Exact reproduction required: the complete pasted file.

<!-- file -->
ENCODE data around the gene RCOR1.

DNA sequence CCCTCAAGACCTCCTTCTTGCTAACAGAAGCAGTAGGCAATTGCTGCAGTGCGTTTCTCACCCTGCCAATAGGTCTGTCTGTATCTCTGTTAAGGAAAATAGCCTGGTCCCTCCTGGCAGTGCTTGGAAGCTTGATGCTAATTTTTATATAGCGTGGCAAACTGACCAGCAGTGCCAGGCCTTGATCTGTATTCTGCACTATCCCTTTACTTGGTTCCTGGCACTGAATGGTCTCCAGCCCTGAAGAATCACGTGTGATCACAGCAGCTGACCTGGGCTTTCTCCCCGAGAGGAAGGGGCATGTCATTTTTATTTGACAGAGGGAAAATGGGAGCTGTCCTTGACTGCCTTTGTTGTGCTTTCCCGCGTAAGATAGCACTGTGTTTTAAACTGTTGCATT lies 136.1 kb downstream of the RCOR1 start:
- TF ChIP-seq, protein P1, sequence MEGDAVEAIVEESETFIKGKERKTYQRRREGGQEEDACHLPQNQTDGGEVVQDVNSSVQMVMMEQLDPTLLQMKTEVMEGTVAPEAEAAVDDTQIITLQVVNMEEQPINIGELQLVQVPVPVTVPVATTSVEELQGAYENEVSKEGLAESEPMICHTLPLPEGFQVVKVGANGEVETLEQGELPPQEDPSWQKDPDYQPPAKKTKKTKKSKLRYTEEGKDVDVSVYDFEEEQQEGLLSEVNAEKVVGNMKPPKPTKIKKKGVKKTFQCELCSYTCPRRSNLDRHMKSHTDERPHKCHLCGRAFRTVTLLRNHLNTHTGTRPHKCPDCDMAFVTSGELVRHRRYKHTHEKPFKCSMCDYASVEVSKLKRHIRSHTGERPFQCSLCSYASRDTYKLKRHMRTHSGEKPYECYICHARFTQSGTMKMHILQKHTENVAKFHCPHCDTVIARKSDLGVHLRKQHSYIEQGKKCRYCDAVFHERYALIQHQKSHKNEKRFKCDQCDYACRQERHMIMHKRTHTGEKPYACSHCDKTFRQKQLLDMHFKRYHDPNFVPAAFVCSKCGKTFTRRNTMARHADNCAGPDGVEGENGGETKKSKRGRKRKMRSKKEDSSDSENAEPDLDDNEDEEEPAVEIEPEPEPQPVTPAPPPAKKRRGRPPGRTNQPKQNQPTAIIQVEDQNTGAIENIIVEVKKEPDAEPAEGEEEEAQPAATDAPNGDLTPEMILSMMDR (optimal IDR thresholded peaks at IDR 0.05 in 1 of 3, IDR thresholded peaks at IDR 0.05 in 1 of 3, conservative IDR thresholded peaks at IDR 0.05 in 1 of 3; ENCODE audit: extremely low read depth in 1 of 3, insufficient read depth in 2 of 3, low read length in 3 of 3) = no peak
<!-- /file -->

ENCODE data around the gene RCOR1.

DNA sequence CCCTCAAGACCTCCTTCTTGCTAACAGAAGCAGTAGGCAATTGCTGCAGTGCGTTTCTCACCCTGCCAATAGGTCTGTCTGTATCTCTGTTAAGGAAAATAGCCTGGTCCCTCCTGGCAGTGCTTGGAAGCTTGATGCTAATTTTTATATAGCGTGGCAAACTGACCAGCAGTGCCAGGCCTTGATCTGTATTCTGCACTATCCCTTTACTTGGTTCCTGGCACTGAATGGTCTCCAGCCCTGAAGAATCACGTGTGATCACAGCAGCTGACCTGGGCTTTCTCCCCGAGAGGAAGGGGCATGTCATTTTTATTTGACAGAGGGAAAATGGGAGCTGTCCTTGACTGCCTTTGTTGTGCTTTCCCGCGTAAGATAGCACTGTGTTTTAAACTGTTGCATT lies 136.1 kb downstream of the RCOR1 start:
- TF ChIP-seq, protein P1, sequence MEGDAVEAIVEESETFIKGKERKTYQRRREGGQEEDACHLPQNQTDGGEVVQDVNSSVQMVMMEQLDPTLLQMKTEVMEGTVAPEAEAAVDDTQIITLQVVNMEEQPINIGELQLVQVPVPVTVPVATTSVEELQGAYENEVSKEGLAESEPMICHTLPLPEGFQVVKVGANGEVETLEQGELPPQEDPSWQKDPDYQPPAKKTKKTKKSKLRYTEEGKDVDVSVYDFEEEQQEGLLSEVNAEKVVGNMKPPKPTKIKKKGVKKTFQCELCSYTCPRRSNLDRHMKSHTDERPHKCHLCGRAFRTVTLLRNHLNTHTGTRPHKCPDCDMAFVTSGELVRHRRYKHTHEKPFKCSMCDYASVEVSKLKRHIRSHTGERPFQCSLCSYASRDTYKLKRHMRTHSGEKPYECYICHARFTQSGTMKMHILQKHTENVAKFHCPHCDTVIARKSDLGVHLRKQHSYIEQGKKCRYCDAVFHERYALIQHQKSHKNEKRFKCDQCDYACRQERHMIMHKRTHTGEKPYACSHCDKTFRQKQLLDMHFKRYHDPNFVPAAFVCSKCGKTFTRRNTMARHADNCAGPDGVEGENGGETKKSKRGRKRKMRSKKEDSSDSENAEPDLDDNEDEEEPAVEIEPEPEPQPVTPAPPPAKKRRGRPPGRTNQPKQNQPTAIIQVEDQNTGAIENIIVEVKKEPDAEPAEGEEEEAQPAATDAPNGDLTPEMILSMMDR (optimal IDR thresholded peaks at IDR 0.05 in 1 of 3, IDR thresholded peaks at IDR 0.05 in 1 of 3, conservative IDR thresholded peaks at IDR 0.05 in 1 of 3; ENCODE audit: extremely low read depth in 1 of 3, insufficient read depth in 2 of 3, low read length in 3 of 3) = no peak